Microsoft Maps Shift To In-The-Cloud Software

Over the next few years, Microsoft will move more toward a services model in which the software resides in the Internet cloud and is delivered over high-speed connections.

Richard Martin, Contributor

July 10, 2007

4 Min Read

Pushing forward in its drive to transform its business model and compete with hosted-software companies like, Microsoft on Tuesday provided the first detailed road map for its new "software-plus-services" business model.

In a series of keynotes at the company's Worldwide Partner Conference in Denver, Microsoft executives including CEO Steve Ballmer and COO Kevin Turner outlined a strategy in which Microsoft will continue to derive the lion's share of its revenue in the next few years from traditional, licensed software on PCs and laptop computers, but will move more toward a services model in which the software resides in the Internet cloud and is delivered over high-speed connections.

"This fundamental transformation to software and service is upon us," said Ballmer in a typically rousing speech to the overflow crowd at the Colorado Convention Center. "It will affect us all, and I guarantee you Microsoft will lead in driving this next generation of computing and user-interface models just as we have the last couple of generations."

Turner also announced that the general release of Windows Server 2008, once expected for late this year, has been pushed to February, when it will join SQL Server 2008 and Visual Studio 2008 in one of the biggest combined product launches in Microsoft history. Windows Server 2008 will be "released to manufacturing," i.e., provided to hardware manufacturers, before Jan. 1, according to a Microsoft spokesperson.

Several years in gestation, Microsoft's transition to a provider of hybrid software both on-site and over the Web represents a major competitive threat to established "software-as-a-service" companies such as Salesforce and Oracle's PeopleSoft and Siebel Systems units. To this rapidly growing market, Microsoft brings its huge base of existing customers for traditional customer-premises software, its tight integration with Windows and Exchange, and its worldwide network of 600,000 resellers, systems integrators, and other partners.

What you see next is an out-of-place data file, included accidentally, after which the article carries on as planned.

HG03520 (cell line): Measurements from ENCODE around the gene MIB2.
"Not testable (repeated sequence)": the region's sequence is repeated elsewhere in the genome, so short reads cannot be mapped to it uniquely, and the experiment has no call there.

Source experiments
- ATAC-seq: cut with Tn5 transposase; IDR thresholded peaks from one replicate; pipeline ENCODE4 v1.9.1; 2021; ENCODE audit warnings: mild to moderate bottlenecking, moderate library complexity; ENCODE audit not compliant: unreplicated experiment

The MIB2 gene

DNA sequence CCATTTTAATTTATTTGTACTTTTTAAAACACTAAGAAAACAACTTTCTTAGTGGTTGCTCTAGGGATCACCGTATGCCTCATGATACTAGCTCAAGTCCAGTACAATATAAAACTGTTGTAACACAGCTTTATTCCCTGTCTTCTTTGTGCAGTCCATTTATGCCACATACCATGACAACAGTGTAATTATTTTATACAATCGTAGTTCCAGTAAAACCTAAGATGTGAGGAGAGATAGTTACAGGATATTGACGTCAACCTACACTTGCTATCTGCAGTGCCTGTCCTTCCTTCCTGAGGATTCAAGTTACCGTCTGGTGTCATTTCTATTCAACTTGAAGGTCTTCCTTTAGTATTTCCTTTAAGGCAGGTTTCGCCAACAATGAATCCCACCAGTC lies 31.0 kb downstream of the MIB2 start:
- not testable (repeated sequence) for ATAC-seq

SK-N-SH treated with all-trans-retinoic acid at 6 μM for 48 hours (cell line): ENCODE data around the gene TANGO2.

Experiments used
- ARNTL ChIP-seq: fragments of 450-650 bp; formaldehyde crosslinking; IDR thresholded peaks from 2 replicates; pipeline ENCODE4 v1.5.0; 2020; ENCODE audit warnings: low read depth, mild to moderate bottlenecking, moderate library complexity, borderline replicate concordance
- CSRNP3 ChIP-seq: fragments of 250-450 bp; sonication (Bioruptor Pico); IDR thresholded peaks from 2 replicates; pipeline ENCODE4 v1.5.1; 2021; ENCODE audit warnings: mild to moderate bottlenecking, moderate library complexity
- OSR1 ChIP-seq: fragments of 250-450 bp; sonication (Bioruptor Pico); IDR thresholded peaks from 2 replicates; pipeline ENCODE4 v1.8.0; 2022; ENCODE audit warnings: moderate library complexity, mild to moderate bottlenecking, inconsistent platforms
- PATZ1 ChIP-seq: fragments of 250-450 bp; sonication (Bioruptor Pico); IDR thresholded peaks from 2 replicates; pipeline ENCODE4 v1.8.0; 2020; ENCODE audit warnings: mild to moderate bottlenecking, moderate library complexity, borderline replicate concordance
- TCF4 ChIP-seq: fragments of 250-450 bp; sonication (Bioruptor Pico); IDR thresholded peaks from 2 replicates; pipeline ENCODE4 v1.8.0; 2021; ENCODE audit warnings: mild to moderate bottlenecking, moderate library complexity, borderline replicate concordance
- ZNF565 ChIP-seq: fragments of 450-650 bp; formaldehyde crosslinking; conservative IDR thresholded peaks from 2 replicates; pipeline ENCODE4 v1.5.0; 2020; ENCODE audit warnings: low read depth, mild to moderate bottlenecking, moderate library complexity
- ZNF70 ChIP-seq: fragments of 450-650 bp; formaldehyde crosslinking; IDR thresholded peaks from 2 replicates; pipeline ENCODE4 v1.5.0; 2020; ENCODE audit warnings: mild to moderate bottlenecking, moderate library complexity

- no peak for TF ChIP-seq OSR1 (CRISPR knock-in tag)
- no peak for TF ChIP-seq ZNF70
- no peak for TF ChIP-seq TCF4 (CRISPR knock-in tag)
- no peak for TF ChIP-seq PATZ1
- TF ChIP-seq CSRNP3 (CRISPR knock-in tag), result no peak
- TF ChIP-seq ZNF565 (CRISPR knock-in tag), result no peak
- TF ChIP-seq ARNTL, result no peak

Turner got a laugh out of the Denver crowd during a product demo of the new Dynamics Live CRM service, when he asked the demonstrator, Brian Wilson, "Who will this compete with?"

Hearing the reply, Turner said, "Salesforce? Siebel? Really? And there's an opportunity there?"

Turner also offered for the first time pricing on Dynamics Live CRM, which will be sold for $59 per month per user for the Enterprise version and $44 per month per user for the Professional edition.

Ballmer and Turner both stressed that the transition from traditional PC software to an on-demand model will not happen overnight. "Client-based software is not going to go away," Turner asserted, "but the customer is going to want the choice." The shift is inevitable, Turner said, addressing the partners in the audience who have not yet embraced the concept of offering software applications online. "My message to you is, 'Look, this is gonna happen.' The opportunity is here, and we need to build the door and go through it and reach that opportunity."

The company is clearly driven not to underestimate or miscalculate the timing of this latest IT development, after Ballmer and co-founder Bill Gates were widely criticized for missing the Internet revolution. Thus under the new hybrid model, Microsoft will offer business productivity applications in different forms, from 100% client-based to 100% hosted, and in combinations of the two.

Office Live, Ballmer said, will be repositioned as two suites of offerings, one for small businesses and another for personal use. Since it isn't anything like a hosted version of Office, but rather a set of services designed to extend Office and increase workplace productivity, Office Live already is a stumbling block for businesses in thinking about Microsoft's software-plus-services strategy. Breaking Office Live into two product lines could further confuse matters.

Microsoft is building an Internet architecture, a "cloud platform" otherwise known as Windows Live Core, designed to equate to Windows on the desktop, Windows Server in the enterprise, or Windows Mobile on mobile devices. Ballmer described a set of Windows Live Cloud Infrastructure Services, the first versions of which he said would become available later this year.

The new model, Ballmer stated, must unite the strengths of four different user experiences: the desktop (offering a rich user interface and offline access to critical applications), enterprise IT (with the ability to control and manage policies, particularly security), online (providing the ability to click on and run programs over any site, with powerful collaboration and social-networking tools), and new devices (accessing content anywhere in any form, whether on a big-screen TV or a mobile phone).

The idea that the world will move away from PCs and entirely to thin clients is "nonsense," Ballmer claimed, saying that, if anything, demand for powerful multifeatured devices is increasing, not decreasing. "Ironically, this is one area where we and Apple would agree," said Ballmer, citing the wildly popular release of the iPhone. "The world is not moving to a thin browser."

To facilitate this transition, Microsoft says it invested $7 billion in R&D last year and will increase that figure in 2007.

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